Clinical trials funded by a large US funder will have to be registered before they begin and their results made available within one year of completion under its proposed policy. The Patient Centered Outcomes Research Institute (PCORI) is currently deciding how it will make the findings from research that it funds public. Since it started awarding grants in December 2012, PCORI has approved 360 projects worth $671 million in 39 States.
Dr Ben Goldacre, author and co-founder of AllTrials:
It’s great to see PCORI joining so many other organisations in recognising the unacceptable adverse impact on patient care that arises from unreported trials. However their proposals could and must go further: they must require reporting of all previous trials they have funded. There is no excuse for permitting such important information to be withheld from doctors, researchers, patients and payers.
José Merino, US clinical research editor, and Elizabeth Loder, acting head of research, BMJ USA in The BMJ:
We applaud PCORI’s ambitious efforts to promote transparency and dissemination of research findings. If implemented, these actions will set a precedent for other funders and signal the importance of making research fully accessible. Registration of studies (prospective for trials, retrospective for other studies) and posting of results will let patients, clinicians, and researchers know that a study has been done, reduce the problem of publication bias, facilitate incorporation of results into systematic reviews and meta-analyses, and fulfill ethical obligations to study participants and funders of research. We encourage PCORI to go further by mandating prospective registration of all studies funded after 2014 as well as requiring funding recipients to share their primary data with others.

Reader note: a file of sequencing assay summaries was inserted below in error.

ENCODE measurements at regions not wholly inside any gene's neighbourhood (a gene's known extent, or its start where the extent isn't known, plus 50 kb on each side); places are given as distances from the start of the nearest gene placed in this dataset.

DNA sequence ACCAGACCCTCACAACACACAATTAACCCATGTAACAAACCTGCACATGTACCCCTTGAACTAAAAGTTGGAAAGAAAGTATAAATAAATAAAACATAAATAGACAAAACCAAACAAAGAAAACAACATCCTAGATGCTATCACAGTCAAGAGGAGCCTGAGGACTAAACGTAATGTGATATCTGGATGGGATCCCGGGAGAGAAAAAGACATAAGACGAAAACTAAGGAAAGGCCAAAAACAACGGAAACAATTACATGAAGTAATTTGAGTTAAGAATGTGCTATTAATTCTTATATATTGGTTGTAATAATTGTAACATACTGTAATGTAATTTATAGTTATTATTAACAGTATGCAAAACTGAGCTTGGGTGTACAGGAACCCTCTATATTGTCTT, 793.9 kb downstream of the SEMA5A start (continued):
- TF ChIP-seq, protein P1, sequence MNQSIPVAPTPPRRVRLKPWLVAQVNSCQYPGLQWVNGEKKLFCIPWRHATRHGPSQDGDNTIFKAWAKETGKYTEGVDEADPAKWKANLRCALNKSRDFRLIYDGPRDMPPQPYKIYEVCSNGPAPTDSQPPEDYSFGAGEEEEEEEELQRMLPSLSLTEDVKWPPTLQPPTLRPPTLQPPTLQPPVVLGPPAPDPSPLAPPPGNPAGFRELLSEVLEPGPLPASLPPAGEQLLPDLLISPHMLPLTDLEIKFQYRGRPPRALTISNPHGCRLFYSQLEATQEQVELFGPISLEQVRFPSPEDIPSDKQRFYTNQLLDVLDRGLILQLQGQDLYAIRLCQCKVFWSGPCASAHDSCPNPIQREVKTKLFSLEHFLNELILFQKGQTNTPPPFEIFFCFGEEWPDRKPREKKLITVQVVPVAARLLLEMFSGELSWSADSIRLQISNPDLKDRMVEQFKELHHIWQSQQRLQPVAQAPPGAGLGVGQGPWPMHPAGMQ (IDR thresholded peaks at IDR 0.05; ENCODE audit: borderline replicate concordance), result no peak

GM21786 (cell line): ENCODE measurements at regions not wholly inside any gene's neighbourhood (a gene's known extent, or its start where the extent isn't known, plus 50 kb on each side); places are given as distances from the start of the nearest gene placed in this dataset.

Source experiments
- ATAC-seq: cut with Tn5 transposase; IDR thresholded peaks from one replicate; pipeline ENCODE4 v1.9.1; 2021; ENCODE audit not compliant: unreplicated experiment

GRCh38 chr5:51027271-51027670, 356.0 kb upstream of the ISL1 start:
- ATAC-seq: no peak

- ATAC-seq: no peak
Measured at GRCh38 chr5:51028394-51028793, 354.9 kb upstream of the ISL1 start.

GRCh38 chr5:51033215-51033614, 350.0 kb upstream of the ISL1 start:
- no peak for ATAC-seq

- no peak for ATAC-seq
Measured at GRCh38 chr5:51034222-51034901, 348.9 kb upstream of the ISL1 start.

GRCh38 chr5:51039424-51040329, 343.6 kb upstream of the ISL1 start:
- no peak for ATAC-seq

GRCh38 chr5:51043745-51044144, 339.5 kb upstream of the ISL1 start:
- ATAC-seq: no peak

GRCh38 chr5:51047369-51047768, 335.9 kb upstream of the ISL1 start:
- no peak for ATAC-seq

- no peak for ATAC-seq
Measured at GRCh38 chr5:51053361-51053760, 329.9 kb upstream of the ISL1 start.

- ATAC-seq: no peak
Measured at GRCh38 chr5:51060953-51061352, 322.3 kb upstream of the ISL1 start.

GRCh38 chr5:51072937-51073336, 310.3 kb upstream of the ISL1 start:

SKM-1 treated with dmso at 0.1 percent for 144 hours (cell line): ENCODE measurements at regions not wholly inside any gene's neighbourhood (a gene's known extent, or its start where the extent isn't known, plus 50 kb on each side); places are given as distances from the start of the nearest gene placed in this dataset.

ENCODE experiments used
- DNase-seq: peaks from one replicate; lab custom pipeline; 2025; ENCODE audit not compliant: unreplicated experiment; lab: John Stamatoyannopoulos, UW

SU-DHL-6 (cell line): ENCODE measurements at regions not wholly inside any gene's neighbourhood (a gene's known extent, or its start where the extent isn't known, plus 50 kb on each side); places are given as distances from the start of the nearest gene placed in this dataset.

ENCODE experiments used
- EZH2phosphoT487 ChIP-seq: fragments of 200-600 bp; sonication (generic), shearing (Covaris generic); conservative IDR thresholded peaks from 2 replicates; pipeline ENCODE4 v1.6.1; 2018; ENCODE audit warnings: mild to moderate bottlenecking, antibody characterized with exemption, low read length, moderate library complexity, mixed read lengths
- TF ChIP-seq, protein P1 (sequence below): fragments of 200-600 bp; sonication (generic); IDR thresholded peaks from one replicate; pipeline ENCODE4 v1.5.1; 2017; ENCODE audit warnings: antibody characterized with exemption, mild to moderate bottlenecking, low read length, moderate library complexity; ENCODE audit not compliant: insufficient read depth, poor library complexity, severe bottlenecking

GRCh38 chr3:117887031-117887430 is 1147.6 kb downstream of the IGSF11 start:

Please support PCORI’s good proposals by commenting online before 11:59 pm EST today, 7th November 2014.